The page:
PROFILE: Travelocity's Comeaux strives to be part of the action

Whether working through labor strikes or the fear most Americans had of travel after 9/11, Al Comeaux, now Travelocity's VP of PR, has always taken a courageous comms approach.

Whether working through labor strikes or the fear most Americans had of travel after 9/11, Al Comeaux, now Travelocity's VP of PR, has always taken a courageous comms approach.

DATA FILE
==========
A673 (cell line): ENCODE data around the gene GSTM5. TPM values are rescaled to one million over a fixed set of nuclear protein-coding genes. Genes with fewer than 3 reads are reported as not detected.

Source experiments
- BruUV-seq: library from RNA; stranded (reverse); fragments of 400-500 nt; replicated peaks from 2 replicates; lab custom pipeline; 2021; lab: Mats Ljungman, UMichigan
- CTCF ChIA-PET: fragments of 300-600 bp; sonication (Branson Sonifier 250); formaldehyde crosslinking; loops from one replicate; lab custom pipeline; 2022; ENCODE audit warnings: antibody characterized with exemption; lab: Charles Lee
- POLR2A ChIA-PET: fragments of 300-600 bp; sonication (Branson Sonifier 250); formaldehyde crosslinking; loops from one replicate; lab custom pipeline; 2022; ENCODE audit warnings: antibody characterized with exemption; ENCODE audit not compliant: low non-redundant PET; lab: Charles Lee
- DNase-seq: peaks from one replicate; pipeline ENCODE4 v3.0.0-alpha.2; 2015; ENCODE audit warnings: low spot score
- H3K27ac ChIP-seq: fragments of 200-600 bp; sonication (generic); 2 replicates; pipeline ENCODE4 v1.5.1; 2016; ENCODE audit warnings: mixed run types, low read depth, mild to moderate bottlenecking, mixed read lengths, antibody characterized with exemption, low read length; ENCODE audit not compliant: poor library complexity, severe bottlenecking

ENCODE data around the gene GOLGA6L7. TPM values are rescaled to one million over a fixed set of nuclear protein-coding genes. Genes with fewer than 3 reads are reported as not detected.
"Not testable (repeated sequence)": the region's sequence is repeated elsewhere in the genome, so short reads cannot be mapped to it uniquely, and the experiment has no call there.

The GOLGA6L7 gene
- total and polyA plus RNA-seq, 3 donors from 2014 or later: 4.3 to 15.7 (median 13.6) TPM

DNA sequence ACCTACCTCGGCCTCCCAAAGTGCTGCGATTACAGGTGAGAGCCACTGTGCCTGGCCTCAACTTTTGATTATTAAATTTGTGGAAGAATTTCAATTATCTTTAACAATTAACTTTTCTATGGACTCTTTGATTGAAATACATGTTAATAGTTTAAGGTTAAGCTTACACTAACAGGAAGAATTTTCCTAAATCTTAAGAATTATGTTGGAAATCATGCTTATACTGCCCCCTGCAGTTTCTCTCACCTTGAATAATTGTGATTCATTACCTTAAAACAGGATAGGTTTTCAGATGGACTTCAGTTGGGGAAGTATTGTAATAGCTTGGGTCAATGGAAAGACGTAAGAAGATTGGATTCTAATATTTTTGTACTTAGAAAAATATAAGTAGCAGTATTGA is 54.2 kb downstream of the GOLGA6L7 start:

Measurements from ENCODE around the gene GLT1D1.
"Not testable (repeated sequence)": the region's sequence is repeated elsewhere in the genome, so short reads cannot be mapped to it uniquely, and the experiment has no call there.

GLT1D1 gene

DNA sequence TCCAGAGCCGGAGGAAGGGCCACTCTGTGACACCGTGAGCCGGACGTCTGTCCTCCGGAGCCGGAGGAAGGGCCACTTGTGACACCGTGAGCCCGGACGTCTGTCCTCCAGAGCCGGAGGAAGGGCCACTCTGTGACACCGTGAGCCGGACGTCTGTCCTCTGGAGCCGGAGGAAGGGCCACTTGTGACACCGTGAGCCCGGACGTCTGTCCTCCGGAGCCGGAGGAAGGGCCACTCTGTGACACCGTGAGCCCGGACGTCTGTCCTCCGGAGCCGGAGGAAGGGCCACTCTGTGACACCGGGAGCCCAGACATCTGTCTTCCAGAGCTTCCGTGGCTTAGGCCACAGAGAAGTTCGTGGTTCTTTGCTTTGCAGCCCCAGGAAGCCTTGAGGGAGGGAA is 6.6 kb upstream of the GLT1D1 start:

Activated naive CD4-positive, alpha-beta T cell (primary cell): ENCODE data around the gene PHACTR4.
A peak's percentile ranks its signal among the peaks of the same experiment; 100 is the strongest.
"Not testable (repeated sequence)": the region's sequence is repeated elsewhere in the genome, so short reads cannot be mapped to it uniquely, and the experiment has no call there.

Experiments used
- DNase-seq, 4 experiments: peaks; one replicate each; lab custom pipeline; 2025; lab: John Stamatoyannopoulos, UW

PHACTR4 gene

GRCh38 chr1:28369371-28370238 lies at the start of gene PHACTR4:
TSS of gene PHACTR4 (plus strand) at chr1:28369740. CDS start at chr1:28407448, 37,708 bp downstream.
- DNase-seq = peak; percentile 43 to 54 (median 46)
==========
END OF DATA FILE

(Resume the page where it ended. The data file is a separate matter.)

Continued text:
Al Comeaux, Travelocity's VP of PR, was trained as a journalist, but he liked PR better. "PR is more fun than journalism because you aren't on the sidelines," he says. "You're making things happen. You're a part of the action - good or bad." Comeaux has seen lots of action - labor union strikes, plane crashes, bankruptcy, a jailed employer. Though his career began in politics, he says he had jet fuel in his blood and went to work for American Airlines, helping to manage a "disastrous" flight attendant strike and a historic pilot strike - the first to be stopped by presidential intervention. Jane Allen, former VP of employee relations and chief labor negotiator at American, knew Comeaux would have a great career. "He's gutsy and has a lot of integrity," she says. "Through very difficult labor negotiations, you must have courage to really understand what is going on and to answer very, very tough questions. He had everything it was going to take to be terrific." Comeaux currently oversees Travelocity's in-house team of eight, which works closely with Vollmer PR. The company pioneered online travel and is now the fifth-largest US travel agency. Comeaux is most proud of its resource program, which he conceived and put in place with his team. It provides travel-related information to consumers and journalists, including a live daily CNN spot called "Eye on the Sky" and columns by editor-at-large Amy Ziff. "Being trained as a journalist, my biggest concern was being able to maintain integrity," Ziff says. "Al has great understanding of good journalistic process and a great love of it and the media. There's never been a time when I've said, 'Can I say this?' and he's said, 'No.' He pushes me to carry things further." The resource program initially met with internal resistance because it reports on sensitive subjects, such as SARS and travel delays. Comeaux argued that part of Travelocity's mission is to explain travel. The program has become a gold mine for media coverage and has helped the company secure its reputation as a travel authority. "People know there are problems in travel," says Comeaux. "It's about who's going to help them." After 9/11, Travelocity had no ad money, so it used PR to educate people about the new realities of travel. "We were the only place to have that kind of information," Comeaux says. "Journalists wouldn't give us credit if we were simply promoting travel and Travelocity all the time. It's a different approach to getting your voice out. Travel is complicated. People respect us for talking straight with them." "[Al] is fearless, and I say that with the utmost admiration," says Allen, who is currently United Airlines' SVP, on-board services. "He always looked at where we were headed overall and realized that communications was a part of that, but not driving it. You don't find that often." Comeaux credits Allen with teaching him about leadership. "She taught me a lot about integrity as it relates to managing people, and that action is 90% of communications," he says. "There have been times when people have said, 'Al, we're getting set to do this. Can you spin it to make it look good [internally]?' Staffers are smarter than that. People think they can pull one over on employees - labor unions took full advantage of it. It's your actions that are important. If they are out of line, do not expect successful communications." In part, it was Comeaux's success in managing challenges that led American to put him in charge of its European PR - the biggest challenge of his career. "I got the job because I told my boss if I went I wouldn't have any idea what I was doing," he says. "There was so much to learn, and I knew that the job needed somebody who was willing to learn. Americans tend to come in and tell people how things work, based on their limited knowledge, and fail. I had to be very humble and ask a lot of questions." Allen says Comeaux did "exceedingly" well in Europe. "He works hard and does his homework, but he's got this intuition, and that adds magic," she says. Travelocity CEO Michelle Peluso considers Comeaux a "thought partner," and she also comments about his intuition. "He's incredibly intuitive," she says. "It makes him great in PR and a huge, valuable asset for me." Growing up in Lafayette, LA, Comeaux thought he'd run for office or help politicians. He enjoyed learning more about public affairs through studying journalism at Louisiana State University. Though he'd won a William Hearst national writing award for an investigative story on steroids and was admitted to law school, he moved to Washington, DC, after college to become a press secretary. "I almost got a job with one congressman," he says. "When I didn't, I asked them who they hired and where he worked before, and I took his job." It was a press secretary position for the congressional delegate from American Samoa, and the job gave Comeaux a lesson in crisis management when his boss pleaded guilty to payroll corruption and was jailed. Then he worked for Conway & Co., a DC firm that represented Pan Am, Trump Shuttle, and the bankrupt Eastern Airlines. He was fascinated by the intricacy of the travel industry and realized that his heart was not in the agency job while working on a railroad union account. "People in DC had a way of rationalizing working for things they didn't believe in," Comeaux says. "I couldn't." The experience helped get him a job with the labor-troubled American, where he met his wife, Katie, a financial manager for the airline. They live together in Dallas and travel for fun about once a month. Comeaux feels fortunate to work in an industry that he thinks is fun. He clearly admires and enjoys working with his team and Peluso, who he says understands that the company's actions are crucial to communications. "He won't let me make a decision that might be good in the short term, but not in the long run," Peluso says. "What I like about Al is he's in the boat. He's not sitting back saying, 'Your boat is tilting.' He's in the boat with you." -------- Al Comeaux June 2000-present VP of PR, Travelocity, Southlake, TX June 1998-June 2000 PR director, American Airlines European Division, London May 1995-June 1998 PR manager, American Airlines, Ft. Worth, TX August 1992-May 1995 Senior representative, corporate comms, American Airlines, Ft. Worth, TX January 1989-August 1992 AE, Conway & Co., Washington June 1987-December 1988 Press sec., Rep. F.I. Sunia, Washington